Exclusive: England manager Gareth Southgate drafted in to persuade FA Council members to vote in favour of Wembley sale

The Football Association has drafted in Gareth Southgate for a last-ditch attempt to push through the troubled £600 million sale of Wembley after discovering that fewer than 40 per cent of people involved in the grass-roots game are in favour of the deal ahead of a decisive vote.

Southgate was called upon to deliver an endorsement at a hastily-arranged presentation to a select group of FA Council members and county game chiefs at St George’s Park just two days before the 127-member body gathers on Thursday to decide Wembley’s fate.

The England manager was parachuted in after a piece of FA research showed just 38 per cent of the grass-roots game supported the deal, despite assurances that every penny of the offer from billionaire Shahid Khan would be spent on the amateur game.

Southgate, whose side take on Croatia on Friday, was said to have cautiously welcomed the sale, telling the meeting that he had seen first-hand the problems with amateur facilities.

However, one senior FA Council member, speaking on condition of anonymity, told the Daily Telegraph that Khan’s offer was in “serious risk of being torpedoed” on Thursday and warned chief executive Martin Glenn to expect fierce opposition before the councillors vote on Oct 24.

Less than 40 per cent of the FA Council's members are in favour of the £600m deal to sell Wembley

Less than 40 per cent of the FA Council’s members are in favour of the £600m deal to sell Wembley

Credit:
EDDIE MULHOLLAND

The FA consultation with 22,500 people – almost two thirds of whom were connected locally to football either as players, coaches, referees or volunteers – found 52 per cent of those over 55 were “unsupportive” of the sale. One player told the FA “… it’s like selling Buckingham Palace to Donald Trump”. Overall, 45 per cent of those questioned opposed the offer, while 17 per centsaid they were neutral.

The council member, who claims to have been invited just four days before the presentation on Tuesday, said: “Southgate walked straight in off the training ground and was extremely professional in everything he said, but the very fact he was there did hint at nervousness at the FA about the apparent gulf that has opened up between the bean counters and the people on the ground. I think the deal could be in real trouble on Thursday.”

Mark Burrows, the FA’s chief financial officer, invited the council to accept the deal, saying the purchase price was higher than could have been achieved had Wembley gone out for tender. Southgate then said his players would welcome the opportunity to play at other stadiums every autumn if Shahid Khan’s NFL team were allowed to take annual residence at the home of English football.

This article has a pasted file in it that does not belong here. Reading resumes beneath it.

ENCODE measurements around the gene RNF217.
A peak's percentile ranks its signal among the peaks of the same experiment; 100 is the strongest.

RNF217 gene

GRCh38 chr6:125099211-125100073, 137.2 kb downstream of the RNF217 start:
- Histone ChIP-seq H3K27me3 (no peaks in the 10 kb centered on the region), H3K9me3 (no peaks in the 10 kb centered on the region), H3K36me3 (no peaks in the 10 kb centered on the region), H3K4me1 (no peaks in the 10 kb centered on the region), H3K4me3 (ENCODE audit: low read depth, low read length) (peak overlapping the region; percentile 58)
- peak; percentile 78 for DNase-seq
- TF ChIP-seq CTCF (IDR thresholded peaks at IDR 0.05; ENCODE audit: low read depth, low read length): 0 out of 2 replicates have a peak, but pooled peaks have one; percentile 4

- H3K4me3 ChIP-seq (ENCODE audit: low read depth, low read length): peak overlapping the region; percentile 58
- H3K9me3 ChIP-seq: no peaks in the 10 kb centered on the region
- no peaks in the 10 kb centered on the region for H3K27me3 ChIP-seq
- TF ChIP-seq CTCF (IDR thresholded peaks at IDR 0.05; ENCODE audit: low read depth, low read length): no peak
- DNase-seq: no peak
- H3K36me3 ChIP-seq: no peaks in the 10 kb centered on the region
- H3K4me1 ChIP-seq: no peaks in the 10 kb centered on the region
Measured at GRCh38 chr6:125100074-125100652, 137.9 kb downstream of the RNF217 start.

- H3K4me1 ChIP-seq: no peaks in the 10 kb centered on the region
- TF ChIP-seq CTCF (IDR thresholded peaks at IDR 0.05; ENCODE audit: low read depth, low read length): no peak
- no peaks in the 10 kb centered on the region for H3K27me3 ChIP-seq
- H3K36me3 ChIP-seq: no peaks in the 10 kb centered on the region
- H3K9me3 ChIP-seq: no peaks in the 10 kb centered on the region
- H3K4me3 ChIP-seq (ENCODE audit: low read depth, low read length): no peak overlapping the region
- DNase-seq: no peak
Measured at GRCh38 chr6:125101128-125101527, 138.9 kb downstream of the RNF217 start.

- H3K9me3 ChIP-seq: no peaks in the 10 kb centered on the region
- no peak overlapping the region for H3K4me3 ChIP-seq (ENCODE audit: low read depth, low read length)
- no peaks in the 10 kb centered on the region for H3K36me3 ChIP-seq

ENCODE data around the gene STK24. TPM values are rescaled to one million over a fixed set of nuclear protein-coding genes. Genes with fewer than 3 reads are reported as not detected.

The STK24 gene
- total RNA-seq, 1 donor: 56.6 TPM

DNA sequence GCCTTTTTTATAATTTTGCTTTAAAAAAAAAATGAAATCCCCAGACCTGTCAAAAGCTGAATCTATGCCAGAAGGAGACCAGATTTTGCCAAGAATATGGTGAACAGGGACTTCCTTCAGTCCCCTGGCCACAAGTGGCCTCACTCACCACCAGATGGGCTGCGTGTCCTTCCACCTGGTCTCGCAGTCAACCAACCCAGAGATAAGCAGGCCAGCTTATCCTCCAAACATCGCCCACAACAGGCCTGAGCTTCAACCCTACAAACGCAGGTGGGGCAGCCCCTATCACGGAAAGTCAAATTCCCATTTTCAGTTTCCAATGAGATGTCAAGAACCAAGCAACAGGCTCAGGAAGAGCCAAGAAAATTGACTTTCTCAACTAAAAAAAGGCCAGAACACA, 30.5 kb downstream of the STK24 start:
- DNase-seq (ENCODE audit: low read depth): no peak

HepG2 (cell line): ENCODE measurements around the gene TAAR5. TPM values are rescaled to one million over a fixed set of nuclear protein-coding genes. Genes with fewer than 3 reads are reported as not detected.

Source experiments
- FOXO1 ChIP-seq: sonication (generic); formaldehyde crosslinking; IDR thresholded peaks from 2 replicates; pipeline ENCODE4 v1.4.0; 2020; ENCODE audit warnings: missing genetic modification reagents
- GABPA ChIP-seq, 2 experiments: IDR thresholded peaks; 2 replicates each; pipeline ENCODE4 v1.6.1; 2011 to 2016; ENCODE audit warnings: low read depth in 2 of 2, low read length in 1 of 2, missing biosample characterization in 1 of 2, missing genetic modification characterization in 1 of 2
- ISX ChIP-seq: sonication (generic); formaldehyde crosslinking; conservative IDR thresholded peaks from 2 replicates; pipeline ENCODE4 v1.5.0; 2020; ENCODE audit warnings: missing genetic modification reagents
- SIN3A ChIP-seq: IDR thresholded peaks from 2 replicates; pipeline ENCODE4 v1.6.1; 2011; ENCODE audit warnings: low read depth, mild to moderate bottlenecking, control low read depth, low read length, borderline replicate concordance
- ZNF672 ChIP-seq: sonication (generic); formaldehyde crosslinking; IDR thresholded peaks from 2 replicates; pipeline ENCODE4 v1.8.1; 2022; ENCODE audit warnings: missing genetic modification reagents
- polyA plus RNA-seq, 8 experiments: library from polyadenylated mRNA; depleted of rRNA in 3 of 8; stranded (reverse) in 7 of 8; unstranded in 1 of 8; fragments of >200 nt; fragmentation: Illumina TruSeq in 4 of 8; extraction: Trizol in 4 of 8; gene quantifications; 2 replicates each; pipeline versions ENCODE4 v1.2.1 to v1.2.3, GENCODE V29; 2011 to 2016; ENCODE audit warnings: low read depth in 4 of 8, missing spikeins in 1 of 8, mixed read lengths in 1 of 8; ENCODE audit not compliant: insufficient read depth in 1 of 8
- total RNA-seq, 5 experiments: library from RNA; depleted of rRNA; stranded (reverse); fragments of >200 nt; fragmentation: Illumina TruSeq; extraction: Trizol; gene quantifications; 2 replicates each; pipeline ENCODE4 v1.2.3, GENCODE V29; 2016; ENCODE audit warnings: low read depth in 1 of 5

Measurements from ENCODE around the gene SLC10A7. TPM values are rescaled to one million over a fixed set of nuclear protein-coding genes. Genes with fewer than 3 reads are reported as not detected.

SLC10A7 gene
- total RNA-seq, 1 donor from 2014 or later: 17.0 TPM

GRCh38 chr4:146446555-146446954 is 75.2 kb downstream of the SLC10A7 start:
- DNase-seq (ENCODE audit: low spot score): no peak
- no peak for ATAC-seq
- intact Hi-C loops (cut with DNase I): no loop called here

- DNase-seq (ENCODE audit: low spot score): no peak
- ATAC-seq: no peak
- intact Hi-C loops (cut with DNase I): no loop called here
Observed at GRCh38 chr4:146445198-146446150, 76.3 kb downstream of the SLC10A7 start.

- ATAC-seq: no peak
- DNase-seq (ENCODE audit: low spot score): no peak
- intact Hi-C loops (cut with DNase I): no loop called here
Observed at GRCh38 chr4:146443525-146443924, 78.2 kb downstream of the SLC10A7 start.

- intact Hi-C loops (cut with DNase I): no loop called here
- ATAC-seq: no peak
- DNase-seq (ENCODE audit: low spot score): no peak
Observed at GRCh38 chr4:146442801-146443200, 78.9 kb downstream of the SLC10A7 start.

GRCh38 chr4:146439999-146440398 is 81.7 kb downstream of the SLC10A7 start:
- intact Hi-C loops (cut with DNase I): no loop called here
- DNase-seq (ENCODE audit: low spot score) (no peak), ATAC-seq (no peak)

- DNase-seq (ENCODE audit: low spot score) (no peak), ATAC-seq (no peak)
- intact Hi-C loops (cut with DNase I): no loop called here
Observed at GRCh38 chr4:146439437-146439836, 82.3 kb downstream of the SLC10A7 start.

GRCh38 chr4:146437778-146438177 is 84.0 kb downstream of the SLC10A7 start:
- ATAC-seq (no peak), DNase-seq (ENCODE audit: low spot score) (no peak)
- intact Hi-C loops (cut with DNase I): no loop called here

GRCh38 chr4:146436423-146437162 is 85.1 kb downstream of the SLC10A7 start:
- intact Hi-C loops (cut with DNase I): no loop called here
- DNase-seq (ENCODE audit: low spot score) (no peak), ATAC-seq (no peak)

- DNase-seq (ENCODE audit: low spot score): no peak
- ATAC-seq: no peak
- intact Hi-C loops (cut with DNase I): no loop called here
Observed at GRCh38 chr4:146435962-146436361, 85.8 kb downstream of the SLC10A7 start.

Burrows and Glenn will lead the presentations on Thursday and are expected to tell councillors the offer is potentially “transformative” for the amateur game, and that accepting the deal would help ward off future financial threats. Burrows has said Khan’s offer of £600 million in cash and £300million in retained hospitality income is the best they will get.

The council – which includes representatives of the Premier League, Football League and county FAs and is often referred to as the parliament of English football – has no powers formally to stop the deal. However, it is understood the FA is not minded to go against the wishes of the wider game. Glenn and FA chairman Greg Clarke want a clear mandate from the stakeholders that make up the English game.

It is understood a close vote in favour of the deal would not be accepted by the board, which has given its approval, on the basis of widespread support.

Fulham-owner Khan, who wants to use Wembley for his Jacksonville Jaguars NFL team, has sent a two-page letter to every council member this week in which he said he would be a “responsible owner and operator of Wembley Stadium”.

However, his PR campaign was undermined on Tuesday when he was embroiled in claims from a former member of his coaching staff alleging “systemic corruption” relating to his bid to buy the home of English football. The Metropolitan Police confirmed that officers were looking at the case following a report last year of “non-recent threatening behaviour” at Fulham’s Motspur Park training ground. Khan vehemently denies the claims by former assistant director of football, Craig Kline, who attacked the Wembley bid, claiming the stadium was worth £1.6 billion to the Fulham owner.

Khan has been in talks to acquire the stadium since April. The outline deal is said to include operational limitations, including that no sponsor can gain “title” rights, such as renaming the stadium or adding a corporate brand alongside that of Wembley. The deal has the backing of the Government via Sport England so Thursday’s meeting is being widely considered as the final hurdle before solicitors can start considering the process of exchanging contracts.

A total of £113 million is owed to public bodies who contributed to the original build costs, but the FA is confident that it can service the debt under the existing terms from profits and other sources of income. The £600 million would be spent entirely on grass roots, the FA insists, including the creation of potentially thousands of 3G pitches.

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